The Old Lyme Inn building was constructed circa 1865 by the Champlain family. The 300-acre-estate was a working farm until the Connecticut Turnpike construction began in the early 1950s.
It once housed a riding academy, where Jacqueline Kennedy Onassis reportedly took lessons. At the turn of the century, many of Old Lyme's famous impressionist artists hauled their painting wagons into the beautiful fields and Connecticut woodlands behind the Inn. The Inn's barn also served as a studio for artists from the Florence Griswold.
When the turnpike arrived, the Champlain family home was sold and ultimately became the Barbizon Oak Inn.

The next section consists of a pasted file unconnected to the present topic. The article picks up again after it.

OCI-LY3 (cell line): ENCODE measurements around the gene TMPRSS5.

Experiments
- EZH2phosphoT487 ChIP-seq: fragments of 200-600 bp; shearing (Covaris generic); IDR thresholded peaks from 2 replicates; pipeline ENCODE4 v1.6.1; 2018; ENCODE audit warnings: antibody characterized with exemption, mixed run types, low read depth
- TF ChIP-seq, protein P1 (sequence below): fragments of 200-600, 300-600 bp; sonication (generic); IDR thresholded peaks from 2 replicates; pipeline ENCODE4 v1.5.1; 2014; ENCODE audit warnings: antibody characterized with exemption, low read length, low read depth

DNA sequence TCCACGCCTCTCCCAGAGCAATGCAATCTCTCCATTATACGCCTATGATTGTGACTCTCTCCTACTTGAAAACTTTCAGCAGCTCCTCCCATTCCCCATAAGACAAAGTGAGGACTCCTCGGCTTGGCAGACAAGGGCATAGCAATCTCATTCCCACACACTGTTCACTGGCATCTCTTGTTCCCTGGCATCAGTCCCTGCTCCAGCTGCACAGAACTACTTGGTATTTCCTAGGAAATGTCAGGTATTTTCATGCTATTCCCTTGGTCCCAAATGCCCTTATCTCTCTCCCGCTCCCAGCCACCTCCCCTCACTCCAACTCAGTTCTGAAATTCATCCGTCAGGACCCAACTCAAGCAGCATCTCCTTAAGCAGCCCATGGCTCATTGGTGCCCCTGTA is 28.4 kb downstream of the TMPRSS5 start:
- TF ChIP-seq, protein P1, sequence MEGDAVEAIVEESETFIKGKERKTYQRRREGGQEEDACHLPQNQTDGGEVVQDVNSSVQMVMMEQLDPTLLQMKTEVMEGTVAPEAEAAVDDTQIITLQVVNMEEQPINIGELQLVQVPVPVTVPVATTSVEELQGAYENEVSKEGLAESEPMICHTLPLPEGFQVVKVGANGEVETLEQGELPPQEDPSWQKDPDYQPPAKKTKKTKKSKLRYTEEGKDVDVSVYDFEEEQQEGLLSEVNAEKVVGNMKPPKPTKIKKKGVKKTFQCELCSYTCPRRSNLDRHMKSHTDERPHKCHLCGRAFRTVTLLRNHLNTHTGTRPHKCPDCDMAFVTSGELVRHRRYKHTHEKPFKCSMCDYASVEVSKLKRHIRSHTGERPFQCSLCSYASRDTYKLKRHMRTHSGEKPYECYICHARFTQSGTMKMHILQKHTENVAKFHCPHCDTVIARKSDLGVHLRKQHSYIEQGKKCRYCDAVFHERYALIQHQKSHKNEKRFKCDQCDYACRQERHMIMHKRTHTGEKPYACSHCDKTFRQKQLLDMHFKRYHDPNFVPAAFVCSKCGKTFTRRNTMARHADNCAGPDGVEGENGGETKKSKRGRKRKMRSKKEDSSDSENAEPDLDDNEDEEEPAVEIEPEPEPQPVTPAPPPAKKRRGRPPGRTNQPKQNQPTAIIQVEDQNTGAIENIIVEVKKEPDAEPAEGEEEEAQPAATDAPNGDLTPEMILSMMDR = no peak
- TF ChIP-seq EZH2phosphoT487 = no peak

The Inn was named after the Barbizon School of painters, as well as the 300-year-old Oak tree located on a hill behind the Inn property.
It was a friendly establishment with rooms for boarding. In 1965, the building endured a major fire that ultimately closed the Barbizon Oak. With its staircase and interior walls destroyed and not replaced, it passed through the hands of new owners several years later that ultimately restored the building and deemed it the Old Lyme Inn.